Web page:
It will also help if the government can carry out some acts of restitution to indicate that it means well in their intended second missionary journey. For instance, the retention in the national gazette of the decision of the military tribunal that sentenced the Ogoni 9 is a slap to the intelligence of the Ogonis. The Ogoni 9 holds the collective will, determination, aspirations and conscience of the Ogoni people. The government should renounce the judgment of the tribunal and make restitution to the families. It will heal the social psychic of the Ogoni nation if Buhari can decriminalize the Ogoni 9 with a declaration that their hanging was a wrong decision and, apologize to the families and to the Ogoni people. Such action will accentuate the process of confidence building.

Finally, the cord that will tie everything together is political cohesiveness. The elections are over but the emotions may still be fresh. Ogoni has elected their representatives, and fortunately, the Senator representing the Rivers South-east, Hon. Dr Barinaadaa Barry Mpigi is an Ogoni son. He is today the political leader of the Ogoni people in particular and the district as a whole.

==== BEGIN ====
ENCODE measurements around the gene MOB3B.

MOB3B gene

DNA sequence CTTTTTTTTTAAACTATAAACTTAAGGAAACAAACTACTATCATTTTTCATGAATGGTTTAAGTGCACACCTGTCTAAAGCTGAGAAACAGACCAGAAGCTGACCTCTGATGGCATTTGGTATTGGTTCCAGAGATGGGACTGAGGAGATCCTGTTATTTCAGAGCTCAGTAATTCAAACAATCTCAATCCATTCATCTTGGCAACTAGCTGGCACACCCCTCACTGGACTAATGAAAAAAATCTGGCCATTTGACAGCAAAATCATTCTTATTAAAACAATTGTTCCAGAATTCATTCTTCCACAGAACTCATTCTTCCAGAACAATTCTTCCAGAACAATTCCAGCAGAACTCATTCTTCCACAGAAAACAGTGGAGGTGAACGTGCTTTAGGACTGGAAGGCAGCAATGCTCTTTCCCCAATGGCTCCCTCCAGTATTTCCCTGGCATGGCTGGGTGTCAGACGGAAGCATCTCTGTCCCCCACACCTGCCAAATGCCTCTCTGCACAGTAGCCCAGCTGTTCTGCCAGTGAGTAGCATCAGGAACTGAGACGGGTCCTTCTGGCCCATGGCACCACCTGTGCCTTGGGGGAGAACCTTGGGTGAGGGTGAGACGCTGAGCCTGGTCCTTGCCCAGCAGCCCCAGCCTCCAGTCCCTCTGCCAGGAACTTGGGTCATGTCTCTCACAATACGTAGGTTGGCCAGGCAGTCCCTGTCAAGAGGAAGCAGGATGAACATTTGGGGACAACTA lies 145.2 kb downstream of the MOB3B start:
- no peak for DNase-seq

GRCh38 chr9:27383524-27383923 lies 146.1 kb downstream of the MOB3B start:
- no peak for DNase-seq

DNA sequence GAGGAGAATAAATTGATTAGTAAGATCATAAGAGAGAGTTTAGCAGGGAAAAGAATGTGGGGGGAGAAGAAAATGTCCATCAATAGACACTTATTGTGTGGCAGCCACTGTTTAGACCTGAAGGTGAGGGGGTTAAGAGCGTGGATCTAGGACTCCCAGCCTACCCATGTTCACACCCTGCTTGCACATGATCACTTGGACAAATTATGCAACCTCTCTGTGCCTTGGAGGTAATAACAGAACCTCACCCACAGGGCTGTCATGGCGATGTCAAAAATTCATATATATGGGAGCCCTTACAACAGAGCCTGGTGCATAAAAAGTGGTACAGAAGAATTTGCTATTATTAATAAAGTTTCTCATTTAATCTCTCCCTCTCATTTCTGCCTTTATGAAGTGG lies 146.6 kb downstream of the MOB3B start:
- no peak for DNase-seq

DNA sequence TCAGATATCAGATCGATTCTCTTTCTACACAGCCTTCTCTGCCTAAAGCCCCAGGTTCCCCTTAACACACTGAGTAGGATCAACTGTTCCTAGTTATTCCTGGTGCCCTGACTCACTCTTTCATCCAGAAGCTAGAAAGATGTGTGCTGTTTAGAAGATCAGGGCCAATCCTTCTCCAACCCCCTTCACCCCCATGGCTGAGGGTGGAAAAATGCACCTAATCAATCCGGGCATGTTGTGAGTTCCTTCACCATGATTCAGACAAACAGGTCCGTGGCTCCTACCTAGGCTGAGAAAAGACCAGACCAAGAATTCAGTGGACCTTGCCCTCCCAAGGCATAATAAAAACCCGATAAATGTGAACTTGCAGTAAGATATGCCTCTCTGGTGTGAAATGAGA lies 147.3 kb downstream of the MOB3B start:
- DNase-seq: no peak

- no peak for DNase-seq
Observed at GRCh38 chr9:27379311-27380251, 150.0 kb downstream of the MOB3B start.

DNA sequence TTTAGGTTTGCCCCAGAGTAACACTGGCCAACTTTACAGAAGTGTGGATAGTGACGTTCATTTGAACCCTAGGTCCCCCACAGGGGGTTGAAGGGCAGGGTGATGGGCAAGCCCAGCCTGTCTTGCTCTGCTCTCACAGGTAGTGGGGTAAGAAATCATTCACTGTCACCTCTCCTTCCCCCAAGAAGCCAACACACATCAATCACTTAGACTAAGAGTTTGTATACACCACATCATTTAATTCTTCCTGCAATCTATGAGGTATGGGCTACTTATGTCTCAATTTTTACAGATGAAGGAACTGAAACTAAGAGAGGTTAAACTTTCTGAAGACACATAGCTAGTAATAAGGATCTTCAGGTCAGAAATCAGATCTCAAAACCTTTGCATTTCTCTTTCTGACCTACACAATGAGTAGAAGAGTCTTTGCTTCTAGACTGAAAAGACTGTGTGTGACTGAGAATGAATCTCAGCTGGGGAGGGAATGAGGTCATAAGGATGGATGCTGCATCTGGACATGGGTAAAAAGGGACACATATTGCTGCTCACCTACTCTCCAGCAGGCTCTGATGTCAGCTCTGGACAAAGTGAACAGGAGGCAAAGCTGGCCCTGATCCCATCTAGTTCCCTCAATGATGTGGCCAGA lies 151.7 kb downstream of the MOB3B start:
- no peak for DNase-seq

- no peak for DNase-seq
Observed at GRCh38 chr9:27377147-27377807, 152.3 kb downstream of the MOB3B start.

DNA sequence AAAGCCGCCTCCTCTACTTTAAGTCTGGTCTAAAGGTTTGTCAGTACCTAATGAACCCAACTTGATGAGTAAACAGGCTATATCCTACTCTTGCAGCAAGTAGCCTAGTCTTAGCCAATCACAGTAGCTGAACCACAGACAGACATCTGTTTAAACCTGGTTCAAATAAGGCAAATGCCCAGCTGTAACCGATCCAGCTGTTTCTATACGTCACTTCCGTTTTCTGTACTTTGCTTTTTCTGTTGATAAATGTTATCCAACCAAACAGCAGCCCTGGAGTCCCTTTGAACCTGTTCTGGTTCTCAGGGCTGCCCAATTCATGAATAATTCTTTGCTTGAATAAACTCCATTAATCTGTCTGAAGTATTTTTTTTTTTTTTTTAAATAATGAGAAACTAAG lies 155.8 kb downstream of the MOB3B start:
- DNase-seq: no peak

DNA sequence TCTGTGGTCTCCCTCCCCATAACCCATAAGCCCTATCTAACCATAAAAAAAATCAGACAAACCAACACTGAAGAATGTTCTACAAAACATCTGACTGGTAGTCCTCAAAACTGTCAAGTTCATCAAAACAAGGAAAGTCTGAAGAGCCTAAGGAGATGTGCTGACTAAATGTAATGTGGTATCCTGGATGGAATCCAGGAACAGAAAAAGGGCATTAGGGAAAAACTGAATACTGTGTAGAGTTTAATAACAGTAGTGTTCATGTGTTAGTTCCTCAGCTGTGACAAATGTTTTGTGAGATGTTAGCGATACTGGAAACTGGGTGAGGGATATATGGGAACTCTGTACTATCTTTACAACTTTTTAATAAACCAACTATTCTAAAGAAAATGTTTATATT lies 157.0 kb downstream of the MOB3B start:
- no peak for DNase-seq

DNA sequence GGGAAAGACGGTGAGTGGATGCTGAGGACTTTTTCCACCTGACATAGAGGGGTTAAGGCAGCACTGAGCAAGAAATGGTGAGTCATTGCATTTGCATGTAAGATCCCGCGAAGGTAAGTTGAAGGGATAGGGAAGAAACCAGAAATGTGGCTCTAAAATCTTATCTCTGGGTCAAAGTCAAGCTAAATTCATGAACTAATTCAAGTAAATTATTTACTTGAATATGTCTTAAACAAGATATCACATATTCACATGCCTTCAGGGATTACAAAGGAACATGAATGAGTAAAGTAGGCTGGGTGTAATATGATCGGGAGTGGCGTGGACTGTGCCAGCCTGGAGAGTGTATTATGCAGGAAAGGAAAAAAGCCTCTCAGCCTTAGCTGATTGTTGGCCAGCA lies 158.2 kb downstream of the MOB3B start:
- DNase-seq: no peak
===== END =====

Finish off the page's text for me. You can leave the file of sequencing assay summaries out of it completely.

Dr Mpigi is a grassroots politician, a man with enormous goodwill and support. He has the capacity to reach every stratum of Ogoni, he posses enough political capital that endears him people across party lines. The national government would need to look past party politics to work with Hon. Dr Mpigi, it will do no one any good for the government to create another centre of power outside the office of the Senator of the people.

Barry Wuganaale is based in Cape Town, South Africa. He is a Sustainable Development Consultant, a writer, the Senior Pastor of Altar of Liberation, Coordinator of Hands of Nehemiah International, CEO of Sirabari Investment Pty Limited, CEO Nigerian Transformation Movement, he is also an activist and Expert in Developmental Theology.